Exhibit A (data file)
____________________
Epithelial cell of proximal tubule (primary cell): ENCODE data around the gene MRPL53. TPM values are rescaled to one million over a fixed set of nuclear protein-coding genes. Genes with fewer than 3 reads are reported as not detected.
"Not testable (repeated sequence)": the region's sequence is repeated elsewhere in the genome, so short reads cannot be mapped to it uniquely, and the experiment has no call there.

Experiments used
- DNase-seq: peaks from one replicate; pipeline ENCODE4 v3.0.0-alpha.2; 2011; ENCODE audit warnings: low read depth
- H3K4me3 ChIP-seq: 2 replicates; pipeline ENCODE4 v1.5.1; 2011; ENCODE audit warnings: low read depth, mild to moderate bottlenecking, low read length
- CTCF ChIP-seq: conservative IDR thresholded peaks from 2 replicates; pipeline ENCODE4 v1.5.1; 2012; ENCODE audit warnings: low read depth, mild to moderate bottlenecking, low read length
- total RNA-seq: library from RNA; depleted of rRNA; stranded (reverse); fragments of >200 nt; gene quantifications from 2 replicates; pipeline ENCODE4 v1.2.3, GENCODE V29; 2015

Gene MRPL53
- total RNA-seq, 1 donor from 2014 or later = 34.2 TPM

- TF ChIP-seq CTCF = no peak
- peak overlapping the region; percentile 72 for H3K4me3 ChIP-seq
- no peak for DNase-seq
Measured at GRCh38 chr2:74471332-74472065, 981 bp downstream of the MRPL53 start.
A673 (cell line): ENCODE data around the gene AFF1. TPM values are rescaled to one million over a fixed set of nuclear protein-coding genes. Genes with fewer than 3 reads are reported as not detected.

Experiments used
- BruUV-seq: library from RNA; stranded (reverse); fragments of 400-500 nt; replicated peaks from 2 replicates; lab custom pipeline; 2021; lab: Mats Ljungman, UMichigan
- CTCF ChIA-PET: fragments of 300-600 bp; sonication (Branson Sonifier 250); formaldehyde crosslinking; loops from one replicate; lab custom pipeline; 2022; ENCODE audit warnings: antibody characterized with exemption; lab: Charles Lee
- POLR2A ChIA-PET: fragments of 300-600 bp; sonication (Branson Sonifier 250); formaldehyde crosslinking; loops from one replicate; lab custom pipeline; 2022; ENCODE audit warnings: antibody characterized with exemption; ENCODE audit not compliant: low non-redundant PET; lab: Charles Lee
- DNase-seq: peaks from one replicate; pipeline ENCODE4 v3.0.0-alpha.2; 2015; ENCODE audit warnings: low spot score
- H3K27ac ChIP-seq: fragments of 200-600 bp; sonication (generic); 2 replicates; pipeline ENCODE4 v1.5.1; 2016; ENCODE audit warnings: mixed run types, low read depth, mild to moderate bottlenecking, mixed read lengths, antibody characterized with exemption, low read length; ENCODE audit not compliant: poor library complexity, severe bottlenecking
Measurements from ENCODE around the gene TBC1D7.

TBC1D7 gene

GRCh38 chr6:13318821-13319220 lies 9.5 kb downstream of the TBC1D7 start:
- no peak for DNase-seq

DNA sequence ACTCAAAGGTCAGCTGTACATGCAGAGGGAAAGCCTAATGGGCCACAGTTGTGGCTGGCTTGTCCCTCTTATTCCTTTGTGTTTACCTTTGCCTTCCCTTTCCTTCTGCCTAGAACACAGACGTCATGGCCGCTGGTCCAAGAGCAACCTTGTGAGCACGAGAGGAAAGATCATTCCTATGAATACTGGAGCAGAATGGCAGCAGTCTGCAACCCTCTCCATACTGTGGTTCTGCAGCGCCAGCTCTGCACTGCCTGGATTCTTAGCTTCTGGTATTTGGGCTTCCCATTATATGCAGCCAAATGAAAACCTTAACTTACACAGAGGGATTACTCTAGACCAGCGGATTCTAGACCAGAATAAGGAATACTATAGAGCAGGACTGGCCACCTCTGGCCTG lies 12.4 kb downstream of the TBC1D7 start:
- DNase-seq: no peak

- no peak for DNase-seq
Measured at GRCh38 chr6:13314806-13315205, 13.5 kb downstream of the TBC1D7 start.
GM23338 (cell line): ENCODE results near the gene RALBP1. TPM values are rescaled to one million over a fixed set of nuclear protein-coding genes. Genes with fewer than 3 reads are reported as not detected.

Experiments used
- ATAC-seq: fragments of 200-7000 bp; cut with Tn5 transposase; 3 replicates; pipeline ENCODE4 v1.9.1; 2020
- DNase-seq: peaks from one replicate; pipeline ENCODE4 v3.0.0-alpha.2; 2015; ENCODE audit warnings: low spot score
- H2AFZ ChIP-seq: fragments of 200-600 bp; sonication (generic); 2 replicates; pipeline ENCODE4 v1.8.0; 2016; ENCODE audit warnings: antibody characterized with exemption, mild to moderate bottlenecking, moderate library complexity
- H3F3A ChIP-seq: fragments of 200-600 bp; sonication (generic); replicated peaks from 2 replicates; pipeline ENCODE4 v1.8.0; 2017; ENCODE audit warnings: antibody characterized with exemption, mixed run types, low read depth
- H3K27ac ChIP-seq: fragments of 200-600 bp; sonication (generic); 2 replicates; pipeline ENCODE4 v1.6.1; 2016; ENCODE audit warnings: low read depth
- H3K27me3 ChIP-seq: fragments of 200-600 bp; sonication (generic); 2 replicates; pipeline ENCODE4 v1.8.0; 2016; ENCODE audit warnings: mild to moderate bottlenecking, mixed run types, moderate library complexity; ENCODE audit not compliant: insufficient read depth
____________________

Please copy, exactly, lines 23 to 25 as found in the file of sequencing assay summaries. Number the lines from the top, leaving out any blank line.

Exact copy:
GRCh38 chr6:13318821-13319220 lies 9.5 kb downstream of the TBC1D7 start:
- no peak for DNase-seq

DNA sequence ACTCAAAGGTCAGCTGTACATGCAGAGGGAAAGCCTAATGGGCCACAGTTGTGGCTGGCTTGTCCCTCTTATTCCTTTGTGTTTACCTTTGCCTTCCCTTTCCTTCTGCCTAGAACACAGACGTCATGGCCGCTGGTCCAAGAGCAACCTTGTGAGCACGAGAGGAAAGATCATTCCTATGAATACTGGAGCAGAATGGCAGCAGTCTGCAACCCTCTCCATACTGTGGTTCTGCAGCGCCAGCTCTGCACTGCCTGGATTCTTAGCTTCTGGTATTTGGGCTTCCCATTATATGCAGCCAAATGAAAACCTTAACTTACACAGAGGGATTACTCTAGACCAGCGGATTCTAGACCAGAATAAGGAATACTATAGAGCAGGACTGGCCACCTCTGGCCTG lies 12.4 kb downstream of the TBC1D7 start: